A post about rural youth may seem out of place here, where I typically cover urban education issues and New Orleans in particular, but recently I have been doing some work/research that has again pulled my focus into the needs of rural children and young adults. I also have a personal connection to rural life, but more about that later.
There are many reasons rural youth are also at-risk and some of the reasons are quite similar to urban youth. However, there is often less attention paid to rural issues because of the psychological place rural America occupies in our minds. As some who lived in the rural Adirondack region of New York State and in Vermont, I can attest to the simplicity and beauty of rural life, but rural life is not all rolling hills and chirping crickets (and mooing cows, and laughing coyotes, and all the other wonderful sounds I sometimes miss).
This is not to dismiss the needs to urban youth, but to draw attention to rural youth as a population that is also under-served and in need of attention from educational researchers and reformers. Understanding rural culture is an important piece of the puzzle. Some urban solutions will work in rural areas, others won’t. Some small Adirondack communities with which I am familiar have one school building for grades K-12. When I worked in undergraduate admissions, I once met a young man who was a senior in a graduating class of 4, from a school in a remote rural part of the Adirondacks. In these situations, school choice models don’t provide solutions because location is limiting. With low population densities, rural communities often have to fight to keep the one school they have– forget about school choice kinds of reforms in these situations.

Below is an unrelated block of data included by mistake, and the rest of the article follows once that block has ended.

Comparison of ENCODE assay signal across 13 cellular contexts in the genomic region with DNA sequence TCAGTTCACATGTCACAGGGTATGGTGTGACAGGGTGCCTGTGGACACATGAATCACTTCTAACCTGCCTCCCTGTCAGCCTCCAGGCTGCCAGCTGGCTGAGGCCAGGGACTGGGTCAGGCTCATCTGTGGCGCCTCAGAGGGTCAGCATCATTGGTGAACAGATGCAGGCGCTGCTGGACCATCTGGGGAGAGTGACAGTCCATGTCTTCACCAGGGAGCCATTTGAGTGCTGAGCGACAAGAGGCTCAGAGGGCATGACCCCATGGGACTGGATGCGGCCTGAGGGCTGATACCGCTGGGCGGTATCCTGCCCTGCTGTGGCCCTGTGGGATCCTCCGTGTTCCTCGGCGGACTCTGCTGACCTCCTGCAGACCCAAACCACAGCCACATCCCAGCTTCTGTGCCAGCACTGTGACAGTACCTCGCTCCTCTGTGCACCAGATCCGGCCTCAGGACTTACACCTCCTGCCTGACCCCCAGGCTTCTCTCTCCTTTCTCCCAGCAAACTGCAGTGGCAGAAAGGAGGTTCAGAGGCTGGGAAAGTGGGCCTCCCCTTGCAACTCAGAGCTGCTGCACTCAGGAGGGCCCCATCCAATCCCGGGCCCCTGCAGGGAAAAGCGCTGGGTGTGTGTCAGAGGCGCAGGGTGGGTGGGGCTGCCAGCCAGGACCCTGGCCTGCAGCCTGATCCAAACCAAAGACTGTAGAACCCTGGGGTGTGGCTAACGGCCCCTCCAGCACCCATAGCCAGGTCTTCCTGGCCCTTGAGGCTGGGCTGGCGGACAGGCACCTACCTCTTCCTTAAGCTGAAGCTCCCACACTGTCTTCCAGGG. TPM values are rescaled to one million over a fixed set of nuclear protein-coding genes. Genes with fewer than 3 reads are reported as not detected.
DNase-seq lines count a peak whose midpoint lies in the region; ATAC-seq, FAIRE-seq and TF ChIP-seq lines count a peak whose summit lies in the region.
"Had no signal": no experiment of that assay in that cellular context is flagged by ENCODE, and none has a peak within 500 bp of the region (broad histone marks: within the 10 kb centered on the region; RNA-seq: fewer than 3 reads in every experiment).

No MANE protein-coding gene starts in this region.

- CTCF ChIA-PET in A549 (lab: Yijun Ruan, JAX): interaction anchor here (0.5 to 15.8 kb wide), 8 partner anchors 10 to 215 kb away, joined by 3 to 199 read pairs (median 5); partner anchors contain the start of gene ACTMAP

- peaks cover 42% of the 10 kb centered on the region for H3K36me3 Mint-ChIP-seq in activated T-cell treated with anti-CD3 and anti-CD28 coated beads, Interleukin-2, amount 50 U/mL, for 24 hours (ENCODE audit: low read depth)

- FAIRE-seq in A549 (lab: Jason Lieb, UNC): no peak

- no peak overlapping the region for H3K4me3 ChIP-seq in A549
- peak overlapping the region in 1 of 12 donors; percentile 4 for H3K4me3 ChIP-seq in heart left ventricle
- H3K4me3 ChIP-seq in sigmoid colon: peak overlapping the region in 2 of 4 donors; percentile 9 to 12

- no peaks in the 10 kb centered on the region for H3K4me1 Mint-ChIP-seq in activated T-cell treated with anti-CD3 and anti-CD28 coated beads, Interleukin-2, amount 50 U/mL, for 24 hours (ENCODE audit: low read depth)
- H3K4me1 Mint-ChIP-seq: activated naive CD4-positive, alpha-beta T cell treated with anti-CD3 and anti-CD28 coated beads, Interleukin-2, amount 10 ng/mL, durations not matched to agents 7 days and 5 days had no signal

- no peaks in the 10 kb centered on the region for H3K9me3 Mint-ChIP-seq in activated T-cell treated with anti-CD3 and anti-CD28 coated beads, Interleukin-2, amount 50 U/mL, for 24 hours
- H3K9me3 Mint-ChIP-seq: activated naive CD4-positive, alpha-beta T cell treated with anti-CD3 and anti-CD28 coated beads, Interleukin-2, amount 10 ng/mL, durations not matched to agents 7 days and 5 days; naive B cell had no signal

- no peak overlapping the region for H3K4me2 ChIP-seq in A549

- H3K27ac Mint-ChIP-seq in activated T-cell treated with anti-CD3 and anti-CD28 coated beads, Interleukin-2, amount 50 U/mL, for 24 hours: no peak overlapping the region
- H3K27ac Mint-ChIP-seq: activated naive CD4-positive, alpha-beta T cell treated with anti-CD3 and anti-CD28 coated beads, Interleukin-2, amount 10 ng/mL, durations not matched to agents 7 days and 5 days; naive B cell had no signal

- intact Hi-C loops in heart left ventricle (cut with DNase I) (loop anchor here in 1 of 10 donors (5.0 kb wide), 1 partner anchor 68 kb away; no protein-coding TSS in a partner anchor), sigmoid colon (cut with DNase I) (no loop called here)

The point of all this is to say, rural matters. Rural communities are special to me from my experiences with them and they are deserving of researchers’ time and attention.
Rural Education Links:
Education Week recently relaunched its Rural Education blog, which is a good source of information about rural education issues.
College For Every Student works with both rural and urban populations throughout the United States and is one of the few college access organizations with an intentional focus on rural students.
NCES: Rural Education in America http://nces.ed.gov/surveys/ruraled/page7.asp
Rural School and Community Trust
Rural Schools Partnership
National Rural Education Association